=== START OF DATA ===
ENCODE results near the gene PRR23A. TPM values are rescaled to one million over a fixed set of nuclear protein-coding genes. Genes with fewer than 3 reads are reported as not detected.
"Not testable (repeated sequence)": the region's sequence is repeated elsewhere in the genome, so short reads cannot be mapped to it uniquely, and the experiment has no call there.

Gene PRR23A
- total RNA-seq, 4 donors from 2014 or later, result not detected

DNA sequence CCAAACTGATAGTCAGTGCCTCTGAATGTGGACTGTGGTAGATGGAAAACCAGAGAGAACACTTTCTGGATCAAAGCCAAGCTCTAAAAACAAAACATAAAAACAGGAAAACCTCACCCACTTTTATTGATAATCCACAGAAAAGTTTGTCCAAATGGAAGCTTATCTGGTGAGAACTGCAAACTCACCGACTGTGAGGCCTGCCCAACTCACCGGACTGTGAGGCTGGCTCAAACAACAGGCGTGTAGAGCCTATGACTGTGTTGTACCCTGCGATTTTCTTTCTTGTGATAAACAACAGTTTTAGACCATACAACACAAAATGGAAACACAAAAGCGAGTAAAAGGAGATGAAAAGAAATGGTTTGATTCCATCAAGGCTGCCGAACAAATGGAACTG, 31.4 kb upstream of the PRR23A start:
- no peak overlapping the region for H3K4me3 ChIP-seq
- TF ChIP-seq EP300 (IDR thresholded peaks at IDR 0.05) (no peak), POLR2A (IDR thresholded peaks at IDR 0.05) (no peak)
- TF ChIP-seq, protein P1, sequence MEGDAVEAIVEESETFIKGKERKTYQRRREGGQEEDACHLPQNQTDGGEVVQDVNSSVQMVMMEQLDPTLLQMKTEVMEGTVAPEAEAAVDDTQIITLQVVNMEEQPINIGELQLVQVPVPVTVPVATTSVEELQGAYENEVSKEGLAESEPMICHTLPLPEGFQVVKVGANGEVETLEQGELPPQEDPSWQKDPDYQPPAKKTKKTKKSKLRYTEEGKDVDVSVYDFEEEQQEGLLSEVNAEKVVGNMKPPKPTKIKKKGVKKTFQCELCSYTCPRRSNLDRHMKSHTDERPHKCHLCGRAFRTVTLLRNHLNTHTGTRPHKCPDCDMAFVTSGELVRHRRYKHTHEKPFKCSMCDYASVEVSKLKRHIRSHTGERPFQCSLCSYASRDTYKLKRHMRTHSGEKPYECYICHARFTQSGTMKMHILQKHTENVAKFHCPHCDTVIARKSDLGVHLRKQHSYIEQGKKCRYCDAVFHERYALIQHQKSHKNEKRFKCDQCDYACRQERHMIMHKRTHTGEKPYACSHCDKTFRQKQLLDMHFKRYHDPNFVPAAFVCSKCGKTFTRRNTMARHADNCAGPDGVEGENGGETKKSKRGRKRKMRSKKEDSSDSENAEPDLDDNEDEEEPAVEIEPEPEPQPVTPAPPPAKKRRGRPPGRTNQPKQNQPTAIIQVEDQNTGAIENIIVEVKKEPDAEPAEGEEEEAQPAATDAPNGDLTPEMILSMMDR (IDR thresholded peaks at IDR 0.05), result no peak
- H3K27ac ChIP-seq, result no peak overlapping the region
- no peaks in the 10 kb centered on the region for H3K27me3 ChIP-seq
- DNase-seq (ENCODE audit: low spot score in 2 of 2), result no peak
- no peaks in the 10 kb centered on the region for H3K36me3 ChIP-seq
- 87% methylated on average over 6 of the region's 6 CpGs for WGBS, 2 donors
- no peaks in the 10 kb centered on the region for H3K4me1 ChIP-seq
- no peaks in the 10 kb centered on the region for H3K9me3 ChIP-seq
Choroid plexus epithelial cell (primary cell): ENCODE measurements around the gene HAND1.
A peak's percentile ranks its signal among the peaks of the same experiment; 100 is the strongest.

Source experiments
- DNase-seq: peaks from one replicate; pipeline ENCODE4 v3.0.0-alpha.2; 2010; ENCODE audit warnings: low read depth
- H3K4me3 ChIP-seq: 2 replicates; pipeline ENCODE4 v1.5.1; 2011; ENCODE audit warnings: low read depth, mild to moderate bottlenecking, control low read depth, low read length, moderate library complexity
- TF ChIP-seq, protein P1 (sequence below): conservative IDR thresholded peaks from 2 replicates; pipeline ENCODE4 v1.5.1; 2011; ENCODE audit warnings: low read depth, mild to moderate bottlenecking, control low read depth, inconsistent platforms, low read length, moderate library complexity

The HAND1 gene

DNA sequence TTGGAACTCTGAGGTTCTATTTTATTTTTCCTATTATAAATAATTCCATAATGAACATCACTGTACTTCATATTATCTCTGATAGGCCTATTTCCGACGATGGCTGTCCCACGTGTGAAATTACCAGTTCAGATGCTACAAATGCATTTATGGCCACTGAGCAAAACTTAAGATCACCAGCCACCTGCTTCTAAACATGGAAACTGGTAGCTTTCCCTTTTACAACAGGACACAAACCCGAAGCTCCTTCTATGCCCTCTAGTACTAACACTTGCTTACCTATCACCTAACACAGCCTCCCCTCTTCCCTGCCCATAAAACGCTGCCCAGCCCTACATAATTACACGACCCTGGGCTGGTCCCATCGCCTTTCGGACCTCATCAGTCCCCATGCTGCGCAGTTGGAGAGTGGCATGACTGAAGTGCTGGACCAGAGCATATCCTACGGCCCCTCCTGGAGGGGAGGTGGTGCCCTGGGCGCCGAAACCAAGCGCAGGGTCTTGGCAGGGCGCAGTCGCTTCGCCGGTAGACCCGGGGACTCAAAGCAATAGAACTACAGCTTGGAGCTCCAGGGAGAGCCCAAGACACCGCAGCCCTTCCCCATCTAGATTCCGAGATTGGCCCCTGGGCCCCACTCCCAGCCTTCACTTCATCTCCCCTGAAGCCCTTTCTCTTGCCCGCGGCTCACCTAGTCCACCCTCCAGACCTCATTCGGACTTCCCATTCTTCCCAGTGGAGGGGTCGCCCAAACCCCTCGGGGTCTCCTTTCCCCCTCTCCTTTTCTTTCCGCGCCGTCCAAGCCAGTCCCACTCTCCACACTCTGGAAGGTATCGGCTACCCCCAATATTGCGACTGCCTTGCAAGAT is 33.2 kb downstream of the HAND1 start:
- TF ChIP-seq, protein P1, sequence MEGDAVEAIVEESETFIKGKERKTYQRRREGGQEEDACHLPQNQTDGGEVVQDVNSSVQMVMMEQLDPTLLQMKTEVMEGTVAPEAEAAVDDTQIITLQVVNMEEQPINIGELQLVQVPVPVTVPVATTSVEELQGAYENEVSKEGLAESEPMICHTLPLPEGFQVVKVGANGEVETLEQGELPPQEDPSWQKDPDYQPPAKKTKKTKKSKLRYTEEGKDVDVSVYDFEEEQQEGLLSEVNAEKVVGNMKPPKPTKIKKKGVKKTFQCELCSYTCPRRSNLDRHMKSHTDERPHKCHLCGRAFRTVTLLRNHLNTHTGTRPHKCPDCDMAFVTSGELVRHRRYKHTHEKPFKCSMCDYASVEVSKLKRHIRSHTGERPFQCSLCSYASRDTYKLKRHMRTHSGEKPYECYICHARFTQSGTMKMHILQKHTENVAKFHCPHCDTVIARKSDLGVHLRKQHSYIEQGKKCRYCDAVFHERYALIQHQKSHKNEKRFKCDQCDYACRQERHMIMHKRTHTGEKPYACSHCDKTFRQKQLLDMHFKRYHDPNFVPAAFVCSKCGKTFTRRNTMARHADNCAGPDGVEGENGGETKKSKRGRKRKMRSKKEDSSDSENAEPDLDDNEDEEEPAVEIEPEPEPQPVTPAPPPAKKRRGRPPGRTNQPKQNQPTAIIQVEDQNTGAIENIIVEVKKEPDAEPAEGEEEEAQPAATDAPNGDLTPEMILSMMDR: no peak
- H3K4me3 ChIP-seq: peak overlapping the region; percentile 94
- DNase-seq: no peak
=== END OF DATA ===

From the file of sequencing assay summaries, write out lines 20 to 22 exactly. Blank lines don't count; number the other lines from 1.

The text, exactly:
- H3K4me3 ChIP-seq: 2 replicates; pipeline ENCODE4 v1.5.1; 2011; ENCODE audit warnings: low read depth, mild to moderate bottlenecking, control low read depth, low read length, moderate library complexity
- TF ChIP-seq, protein P1 (sequence below): conservative IDR thresholded peaks from 2 replicates; pipeline ENCODE4 v1.5.1; 2011; ENCODE audit warnings: low read depth, mild to moderate bottlenecking, control low read depth, inconsistent platforms, low read length, moderate library complexity

The HAND1 gene